December 2, 2006

Orwell Originality

Posted in church, culture, non-fiction, politics, scripture at 7:26 am by Jerry

I just finished three of the four George Orwell essays in my latest purchase from the Penguin Books “Great Ideas” collection. The book is entitled – Why I Write. The last essay I just read (my favorite) is called – Politics and the English Language. It’s an incredible essay. I highly recommend it. Orwell challenges anyone’s use of non-fiction, including his own. Here’s some samples from this essay:

[…] worn-out metaphors which have lost all evocative power and are merely used because they save people the trouble of inventing phrases for themselves. (106)

By using stale metaphors, similes and idioms, you save much mental effort, at the cost of leaving your meaning vague, not only for your reader but for yourself. (112)

In our time it is broadly true that political writing is bad writing. Where it is not true, it will generally be found that the writer is some kind of rebel, expressing his private opinions, and not a ‘party line’. Orthodoxy, of whatever colour, seems to demand a lifeless, imitative style. (113-114)

I must confess, I immediately thought of people quoting scripture when I read the quotes above. But Orwell’s not just talking about church politics here. He says, “All issues are political issues”. This explains the classic fiction he wrote – Nineteen Eighty-Four and Animal Farm. Both are must reads. They’ve helped me re-interpret many of my church experiences even though the contents of either books, as far as I can remember, didn’t mention religion or church.

Imagine sitting next to Orwell listening to a speaker after reading this:

The appropriate noises are coming out of his larnyx, but his brain is not involved as it would be if he were choosing his words for himself. If the speech he is making is one that he is accustomed to make over and over again, he may be almost unconscious of what he is saying, as one is when one utters the responses in church. And this reduced state of consciousness, if not indispensable, is at any rate favourable to political conformity.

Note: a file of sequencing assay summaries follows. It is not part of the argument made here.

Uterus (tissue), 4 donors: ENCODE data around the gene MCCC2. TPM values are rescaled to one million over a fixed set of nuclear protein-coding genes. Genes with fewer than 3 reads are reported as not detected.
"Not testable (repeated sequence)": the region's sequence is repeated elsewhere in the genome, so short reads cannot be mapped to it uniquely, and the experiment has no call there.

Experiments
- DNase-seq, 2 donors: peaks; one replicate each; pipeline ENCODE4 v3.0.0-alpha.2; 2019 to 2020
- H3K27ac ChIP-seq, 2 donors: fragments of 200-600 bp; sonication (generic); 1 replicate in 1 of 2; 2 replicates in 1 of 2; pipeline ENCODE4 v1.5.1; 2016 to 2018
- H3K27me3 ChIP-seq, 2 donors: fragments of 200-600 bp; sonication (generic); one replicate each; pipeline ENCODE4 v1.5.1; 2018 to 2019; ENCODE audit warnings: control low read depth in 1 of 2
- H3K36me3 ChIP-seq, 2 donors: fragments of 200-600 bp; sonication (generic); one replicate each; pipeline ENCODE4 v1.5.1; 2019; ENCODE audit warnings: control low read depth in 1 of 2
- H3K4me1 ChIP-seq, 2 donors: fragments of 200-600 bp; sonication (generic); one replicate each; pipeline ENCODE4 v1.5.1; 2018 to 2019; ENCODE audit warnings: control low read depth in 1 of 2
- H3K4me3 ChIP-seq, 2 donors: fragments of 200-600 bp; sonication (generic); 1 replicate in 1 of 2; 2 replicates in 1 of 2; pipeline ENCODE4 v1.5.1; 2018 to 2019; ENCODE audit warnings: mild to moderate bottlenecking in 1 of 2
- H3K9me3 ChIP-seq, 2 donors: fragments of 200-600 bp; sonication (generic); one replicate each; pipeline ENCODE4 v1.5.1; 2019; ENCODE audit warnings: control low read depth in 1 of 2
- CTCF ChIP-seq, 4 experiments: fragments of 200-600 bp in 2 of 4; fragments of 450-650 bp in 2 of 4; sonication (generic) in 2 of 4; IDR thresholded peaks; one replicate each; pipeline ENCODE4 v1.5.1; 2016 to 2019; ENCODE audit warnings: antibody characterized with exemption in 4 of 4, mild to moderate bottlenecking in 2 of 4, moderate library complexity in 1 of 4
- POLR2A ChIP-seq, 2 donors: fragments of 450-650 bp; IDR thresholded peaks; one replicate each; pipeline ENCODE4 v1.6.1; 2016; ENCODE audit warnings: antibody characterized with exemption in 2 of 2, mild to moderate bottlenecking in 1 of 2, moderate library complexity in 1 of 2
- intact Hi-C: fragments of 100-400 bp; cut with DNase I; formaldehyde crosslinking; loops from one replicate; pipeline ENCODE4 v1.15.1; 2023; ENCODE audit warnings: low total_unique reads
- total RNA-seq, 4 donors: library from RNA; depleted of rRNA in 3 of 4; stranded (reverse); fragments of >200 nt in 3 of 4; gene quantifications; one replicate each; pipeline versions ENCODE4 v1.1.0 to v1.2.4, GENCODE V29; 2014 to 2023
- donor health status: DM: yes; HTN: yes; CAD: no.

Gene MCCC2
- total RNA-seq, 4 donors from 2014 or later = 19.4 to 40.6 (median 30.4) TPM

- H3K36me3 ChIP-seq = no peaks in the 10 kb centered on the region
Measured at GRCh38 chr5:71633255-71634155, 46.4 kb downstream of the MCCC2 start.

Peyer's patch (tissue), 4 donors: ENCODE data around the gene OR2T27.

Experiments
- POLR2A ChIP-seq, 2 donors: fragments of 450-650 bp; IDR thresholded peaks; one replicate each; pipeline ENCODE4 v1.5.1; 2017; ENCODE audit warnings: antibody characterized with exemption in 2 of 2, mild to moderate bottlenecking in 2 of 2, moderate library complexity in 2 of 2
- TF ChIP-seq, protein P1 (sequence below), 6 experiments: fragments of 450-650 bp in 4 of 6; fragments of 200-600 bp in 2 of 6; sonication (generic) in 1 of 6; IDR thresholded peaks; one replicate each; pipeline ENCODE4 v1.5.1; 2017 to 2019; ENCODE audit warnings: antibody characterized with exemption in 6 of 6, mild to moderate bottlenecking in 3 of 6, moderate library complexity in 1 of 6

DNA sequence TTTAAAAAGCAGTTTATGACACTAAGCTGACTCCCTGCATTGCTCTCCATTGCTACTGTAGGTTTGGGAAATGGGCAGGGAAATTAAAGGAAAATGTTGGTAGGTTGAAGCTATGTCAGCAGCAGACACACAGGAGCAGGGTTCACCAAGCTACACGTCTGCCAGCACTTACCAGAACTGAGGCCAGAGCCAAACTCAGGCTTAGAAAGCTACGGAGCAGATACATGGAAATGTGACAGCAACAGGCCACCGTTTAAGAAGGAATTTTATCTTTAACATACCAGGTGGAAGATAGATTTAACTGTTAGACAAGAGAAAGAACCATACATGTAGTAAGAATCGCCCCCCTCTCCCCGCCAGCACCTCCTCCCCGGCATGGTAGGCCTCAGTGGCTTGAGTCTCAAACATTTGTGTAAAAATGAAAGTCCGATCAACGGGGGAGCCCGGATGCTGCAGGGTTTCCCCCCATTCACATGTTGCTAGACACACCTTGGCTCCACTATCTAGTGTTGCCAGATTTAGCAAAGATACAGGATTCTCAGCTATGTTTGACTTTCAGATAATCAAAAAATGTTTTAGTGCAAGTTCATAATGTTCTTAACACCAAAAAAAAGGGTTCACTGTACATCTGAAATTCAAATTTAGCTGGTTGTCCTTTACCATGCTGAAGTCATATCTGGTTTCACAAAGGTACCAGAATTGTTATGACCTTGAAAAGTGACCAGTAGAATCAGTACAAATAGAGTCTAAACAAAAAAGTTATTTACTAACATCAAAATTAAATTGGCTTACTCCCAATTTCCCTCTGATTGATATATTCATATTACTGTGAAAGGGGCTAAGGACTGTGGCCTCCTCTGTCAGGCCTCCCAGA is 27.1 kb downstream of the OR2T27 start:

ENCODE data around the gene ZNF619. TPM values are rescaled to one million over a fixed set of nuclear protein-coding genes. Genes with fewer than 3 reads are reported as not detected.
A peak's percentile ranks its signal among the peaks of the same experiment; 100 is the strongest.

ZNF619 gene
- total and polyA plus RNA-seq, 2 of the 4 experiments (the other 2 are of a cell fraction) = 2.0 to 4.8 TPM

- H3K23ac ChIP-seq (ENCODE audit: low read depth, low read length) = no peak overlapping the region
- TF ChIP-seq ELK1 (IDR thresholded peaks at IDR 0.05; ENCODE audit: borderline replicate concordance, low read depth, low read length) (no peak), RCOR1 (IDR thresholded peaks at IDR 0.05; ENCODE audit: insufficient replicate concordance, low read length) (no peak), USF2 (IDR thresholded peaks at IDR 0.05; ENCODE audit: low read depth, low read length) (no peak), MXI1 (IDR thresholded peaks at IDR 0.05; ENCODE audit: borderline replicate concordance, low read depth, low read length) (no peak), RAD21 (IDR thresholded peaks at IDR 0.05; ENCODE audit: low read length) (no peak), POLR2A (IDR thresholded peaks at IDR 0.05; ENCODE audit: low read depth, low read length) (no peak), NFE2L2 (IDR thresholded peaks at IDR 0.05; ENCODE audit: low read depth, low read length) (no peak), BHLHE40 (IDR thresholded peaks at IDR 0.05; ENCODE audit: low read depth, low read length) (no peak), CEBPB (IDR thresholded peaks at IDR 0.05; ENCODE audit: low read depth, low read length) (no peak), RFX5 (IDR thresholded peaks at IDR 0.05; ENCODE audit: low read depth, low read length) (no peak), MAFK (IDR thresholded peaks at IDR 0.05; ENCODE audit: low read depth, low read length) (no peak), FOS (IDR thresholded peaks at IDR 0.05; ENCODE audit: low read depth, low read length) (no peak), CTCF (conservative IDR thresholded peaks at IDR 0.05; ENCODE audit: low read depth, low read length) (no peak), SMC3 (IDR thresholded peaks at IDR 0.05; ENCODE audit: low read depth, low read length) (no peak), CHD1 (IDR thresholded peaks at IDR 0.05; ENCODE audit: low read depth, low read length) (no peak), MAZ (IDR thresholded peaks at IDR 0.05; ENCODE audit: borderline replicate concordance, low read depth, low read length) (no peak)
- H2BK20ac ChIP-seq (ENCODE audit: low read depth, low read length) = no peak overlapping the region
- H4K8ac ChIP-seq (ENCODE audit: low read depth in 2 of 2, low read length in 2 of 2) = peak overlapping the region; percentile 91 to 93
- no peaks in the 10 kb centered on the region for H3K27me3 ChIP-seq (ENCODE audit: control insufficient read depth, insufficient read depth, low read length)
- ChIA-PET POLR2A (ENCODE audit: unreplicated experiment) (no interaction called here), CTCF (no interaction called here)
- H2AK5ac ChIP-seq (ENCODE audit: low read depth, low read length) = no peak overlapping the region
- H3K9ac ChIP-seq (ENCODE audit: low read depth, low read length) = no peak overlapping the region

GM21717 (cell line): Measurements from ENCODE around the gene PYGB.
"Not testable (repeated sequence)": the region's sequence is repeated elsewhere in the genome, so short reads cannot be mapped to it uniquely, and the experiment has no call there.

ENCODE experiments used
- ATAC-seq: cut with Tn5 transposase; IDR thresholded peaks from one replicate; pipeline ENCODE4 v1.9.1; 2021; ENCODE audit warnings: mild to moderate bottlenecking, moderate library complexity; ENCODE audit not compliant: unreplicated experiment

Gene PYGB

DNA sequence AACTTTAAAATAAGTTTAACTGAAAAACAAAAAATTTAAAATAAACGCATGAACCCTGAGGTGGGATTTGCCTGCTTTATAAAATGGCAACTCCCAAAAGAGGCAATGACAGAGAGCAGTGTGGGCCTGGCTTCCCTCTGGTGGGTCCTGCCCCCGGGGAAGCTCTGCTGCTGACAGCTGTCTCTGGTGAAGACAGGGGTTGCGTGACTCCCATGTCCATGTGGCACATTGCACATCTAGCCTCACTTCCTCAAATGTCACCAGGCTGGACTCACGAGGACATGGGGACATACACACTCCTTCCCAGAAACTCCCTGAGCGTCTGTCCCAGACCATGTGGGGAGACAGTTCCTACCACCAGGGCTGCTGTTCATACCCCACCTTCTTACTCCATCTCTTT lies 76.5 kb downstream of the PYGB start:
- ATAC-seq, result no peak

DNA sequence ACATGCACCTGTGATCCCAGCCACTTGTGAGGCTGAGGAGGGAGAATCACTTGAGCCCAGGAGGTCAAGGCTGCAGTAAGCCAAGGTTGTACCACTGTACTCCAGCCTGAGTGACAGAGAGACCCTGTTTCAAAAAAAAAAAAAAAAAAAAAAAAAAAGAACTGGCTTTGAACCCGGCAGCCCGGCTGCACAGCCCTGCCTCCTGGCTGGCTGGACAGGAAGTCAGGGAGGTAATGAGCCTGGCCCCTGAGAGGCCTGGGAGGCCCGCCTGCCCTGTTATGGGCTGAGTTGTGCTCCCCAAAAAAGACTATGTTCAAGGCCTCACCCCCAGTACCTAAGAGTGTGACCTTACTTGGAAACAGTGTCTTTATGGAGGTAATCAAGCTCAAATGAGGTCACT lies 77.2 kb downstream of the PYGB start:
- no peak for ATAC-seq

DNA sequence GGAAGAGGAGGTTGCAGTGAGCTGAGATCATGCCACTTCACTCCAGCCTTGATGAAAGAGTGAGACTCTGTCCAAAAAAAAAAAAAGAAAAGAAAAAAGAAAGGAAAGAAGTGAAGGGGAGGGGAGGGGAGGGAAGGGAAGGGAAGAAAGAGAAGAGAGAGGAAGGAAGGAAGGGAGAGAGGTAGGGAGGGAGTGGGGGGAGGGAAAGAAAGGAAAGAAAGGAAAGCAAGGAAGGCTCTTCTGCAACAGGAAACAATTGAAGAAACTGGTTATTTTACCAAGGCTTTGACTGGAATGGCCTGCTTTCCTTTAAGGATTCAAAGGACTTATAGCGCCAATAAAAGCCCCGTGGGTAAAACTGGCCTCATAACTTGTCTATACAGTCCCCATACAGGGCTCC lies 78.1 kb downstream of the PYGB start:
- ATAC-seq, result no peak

In our time, political speech and writing are largely the defence of the indefensible.

[…] political language has to consist largely of euphemism, question-begging and sheer cloudy vagueness. (114-115)

My obsession to articulate my thoughts and feelings properly just got worse after reading this essay.

The great enemy of clear language is insincerity. When there is a gap between one’s real and one’s declared aims, one turns as it were instinctively to long words and exhausted idioms… (116)

I’ve been bumping into the topic of sincerity alot lately.

And finally, some guidelines I can use to improve my blogging!

What is above all needed is to let the meaning choose the word, and not the other way about. (118)

I think the following rules will cover most cases:

  1. Never use a metaphor, simile or other figure of speech which you are used to seeing in print.
  2. Never use a long word where a short one will do.
  3. If it is possible to cut a word out, always cut it out.
  4. Never use the passive where you can use the active.
  5. Never use a foreign phrase, a scientific word or a jargon word if you can think of an everyday English equivalent.
  6. Break any of these rules sooner than say anything outright barbarous. (119)

1 Comment »

  1. Marc said,

    My university profs always stressed rules 2 and 3.

    #2 is a personal pet-peever of mine. Sports commentators are the worst. Athletes, coaches and other sports-related people are fond of the word “utilize”. Although there is apparently an appropriate usage for that word, I can’t figure out what it is. I can’t think of any place where “utilize” can’t be replaced with “use”.

    My two cents…

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